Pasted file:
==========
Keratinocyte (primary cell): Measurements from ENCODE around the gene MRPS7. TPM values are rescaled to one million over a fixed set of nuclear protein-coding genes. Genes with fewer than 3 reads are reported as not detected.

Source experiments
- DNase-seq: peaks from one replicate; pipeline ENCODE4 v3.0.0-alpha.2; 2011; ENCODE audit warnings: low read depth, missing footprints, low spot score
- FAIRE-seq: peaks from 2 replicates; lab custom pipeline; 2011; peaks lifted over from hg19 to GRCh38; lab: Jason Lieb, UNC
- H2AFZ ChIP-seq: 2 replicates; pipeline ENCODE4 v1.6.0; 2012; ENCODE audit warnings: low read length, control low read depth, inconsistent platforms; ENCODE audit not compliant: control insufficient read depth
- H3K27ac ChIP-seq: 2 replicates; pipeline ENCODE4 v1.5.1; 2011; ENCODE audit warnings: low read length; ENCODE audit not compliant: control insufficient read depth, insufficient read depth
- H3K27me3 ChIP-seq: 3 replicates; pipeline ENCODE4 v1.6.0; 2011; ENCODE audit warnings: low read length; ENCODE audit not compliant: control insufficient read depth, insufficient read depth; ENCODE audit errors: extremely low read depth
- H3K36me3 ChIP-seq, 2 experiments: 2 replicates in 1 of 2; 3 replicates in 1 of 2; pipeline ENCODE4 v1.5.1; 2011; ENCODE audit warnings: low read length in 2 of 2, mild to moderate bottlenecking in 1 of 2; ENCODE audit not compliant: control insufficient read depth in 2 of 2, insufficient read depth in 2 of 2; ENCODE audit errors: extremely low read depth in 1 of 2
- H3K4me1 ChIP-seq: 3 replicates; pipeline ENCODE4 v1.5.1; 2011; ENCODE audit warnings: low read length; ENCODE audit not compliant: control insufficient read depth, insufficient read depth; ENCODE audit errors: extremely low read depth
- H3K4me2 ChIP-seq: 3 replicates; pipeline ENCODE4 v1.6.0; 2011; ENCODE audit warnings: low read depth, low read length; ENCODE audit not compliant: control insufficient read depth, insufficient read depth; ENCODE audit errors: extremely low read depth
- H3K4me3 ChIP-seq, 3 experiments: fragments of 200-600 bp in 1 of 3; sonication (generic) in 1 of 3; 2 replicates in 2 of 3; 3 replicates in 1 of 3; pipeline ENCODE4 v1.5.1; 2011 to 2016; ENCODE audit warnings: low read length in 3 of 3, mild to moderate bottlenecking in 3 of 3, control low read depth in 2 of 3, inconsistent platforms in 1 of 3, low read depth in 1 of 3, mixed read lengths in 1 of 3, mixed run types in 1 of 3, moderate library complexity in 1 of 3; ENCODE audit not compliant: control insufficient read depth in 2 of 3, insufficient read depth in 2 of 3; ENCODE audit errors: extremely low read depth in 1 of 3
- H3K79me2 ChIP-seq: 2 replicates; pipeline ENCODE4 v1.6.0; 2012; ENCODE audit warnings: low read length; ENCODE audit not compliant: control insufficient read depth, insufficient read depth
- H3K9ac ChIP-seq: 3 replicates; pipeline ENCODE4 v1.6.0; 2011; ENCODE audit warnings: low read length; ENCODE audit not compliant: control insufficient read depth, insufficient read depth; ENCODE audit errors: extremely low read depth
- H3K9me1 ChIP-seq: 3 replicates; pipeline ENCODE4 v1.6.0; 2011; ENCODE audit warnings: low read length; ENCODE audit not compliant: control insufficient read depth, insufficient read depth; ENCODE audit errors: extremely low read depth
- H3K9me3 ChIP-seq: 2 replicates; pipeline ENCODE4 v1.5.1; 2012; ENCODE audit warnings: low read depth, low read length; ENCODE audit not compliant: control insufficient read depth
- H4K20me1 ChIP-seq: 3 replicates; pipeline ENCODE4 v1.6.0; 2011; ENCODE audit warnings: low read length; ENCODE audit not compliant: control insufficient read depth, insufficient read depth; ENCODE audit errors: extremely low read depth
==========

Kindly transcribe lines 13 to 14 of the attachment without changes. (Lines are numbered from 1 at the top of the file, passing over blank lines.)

- H3K9ac ChIP-seq: 3 replicates; pipeline ENCODE4 v1.6.0; 2011; ENCODE audit warnings: low read length; ENCODE audit not compliant: control insufficient read depth, insufficient read depth; ENCODE audit errors: extremely low read depth
- H3K9me1 ChIP-seq: 3 replicates; pipeline ENCODE4 v1.6.0; 2011; ENCODE audit warnings: low read length; ENCODE audit not compliant: control insufficient read depth, insufficient read depth; ENCODE audit errors: extremely low read depth